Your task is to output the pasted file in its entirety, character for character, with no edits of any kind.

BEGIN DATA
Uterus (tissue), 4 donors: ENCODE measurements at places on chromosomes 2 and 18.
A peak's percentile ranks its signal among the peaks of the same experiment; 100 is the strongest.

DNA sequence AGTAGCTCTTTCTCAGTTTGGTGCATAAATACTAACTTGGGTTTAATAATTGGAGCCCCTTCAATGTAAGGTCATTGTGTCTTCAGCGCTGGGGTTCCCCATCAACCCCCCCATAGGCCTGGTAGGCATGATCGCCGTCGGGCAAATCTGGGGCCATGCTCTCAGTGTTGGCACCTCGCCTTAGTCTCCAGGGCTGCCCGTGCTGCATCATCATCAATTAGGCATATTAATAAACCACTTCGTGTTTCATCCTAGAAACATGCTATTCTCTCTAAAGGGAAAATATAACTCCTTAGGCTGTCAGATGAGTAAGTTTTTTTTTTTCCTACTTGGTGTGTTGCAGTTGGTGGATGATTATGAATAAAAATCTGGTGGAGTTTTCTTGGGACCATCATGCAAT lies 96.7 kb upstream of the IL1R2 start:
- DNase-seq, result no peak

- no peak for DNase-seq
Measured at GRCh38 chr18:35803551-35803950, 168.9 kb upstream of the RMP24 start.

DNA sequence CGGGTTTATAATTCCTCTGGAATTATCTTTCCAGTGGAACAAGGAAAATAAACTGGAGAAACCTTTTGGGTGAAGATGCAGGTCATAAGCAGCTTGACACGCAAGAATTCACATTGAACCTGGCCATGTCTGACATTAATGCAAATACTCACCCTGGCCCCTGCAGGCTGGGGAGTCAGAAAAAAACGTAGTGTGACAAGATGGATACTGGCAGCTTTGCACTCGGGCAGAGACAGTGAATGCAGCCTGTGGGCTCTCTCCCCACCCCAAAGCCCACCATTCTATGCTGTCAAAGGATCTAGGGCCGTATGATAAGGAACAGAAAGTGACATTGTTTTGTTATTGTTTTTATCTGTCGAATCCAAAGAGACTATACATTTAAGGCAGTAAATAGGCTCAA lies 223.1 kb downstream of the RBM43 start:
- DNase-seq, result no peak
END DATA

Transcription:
Uterus (tissue), 4 donors: ENCODE measurements at places on chromosomes 2 and 18.
A peak's percentile ranks its signal among the peaks of the same experiment; 100 is the strongest.

DNA sequence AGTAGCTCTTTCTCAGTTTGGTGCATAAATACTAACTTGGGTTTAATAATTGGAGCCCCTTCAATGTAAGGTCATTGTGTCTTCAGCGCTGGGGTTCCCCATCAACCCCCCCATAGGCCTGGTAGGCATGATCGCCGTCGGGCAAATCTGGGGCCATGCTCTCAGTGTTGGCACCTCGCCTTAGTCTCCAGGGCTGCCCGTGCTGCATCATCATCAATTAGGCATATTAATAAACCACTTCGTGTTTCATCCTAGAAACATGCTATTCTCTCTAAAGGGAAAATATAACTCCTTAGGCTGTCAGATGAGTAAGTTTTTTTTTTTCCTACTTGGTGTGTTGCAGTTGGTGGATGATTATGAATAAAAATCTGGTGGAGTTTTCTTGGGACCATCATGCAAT lies 96.7 kb upstream of the IL1R2 start:
- DNase-seq, result no peak

- no peak for DNase-seq
Measured at GRCh38 chr18:35803551-35803950, 168.9 kb upstream of the RMP24 start.

DNA sequence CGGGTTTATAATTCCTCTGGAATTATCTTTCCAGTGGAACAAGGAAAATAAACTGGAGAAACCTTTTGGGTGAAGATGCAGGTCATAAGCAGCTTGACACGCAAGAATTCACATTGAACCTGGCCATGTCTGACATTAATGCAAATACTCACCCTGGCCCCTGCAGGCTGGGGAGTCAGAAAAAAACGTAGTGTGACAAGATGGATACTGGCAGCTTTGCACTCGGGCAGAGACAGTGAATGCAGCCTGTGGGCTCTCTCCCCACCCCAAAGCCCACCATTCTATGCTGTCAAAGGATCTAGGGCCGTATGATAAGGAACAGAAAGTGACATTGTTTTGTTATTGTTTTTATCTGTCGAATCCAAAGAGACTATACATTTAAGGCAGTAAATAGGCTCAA lies 223.1 kb downstream of the RBM43 start:
- DNase-seq, result no peak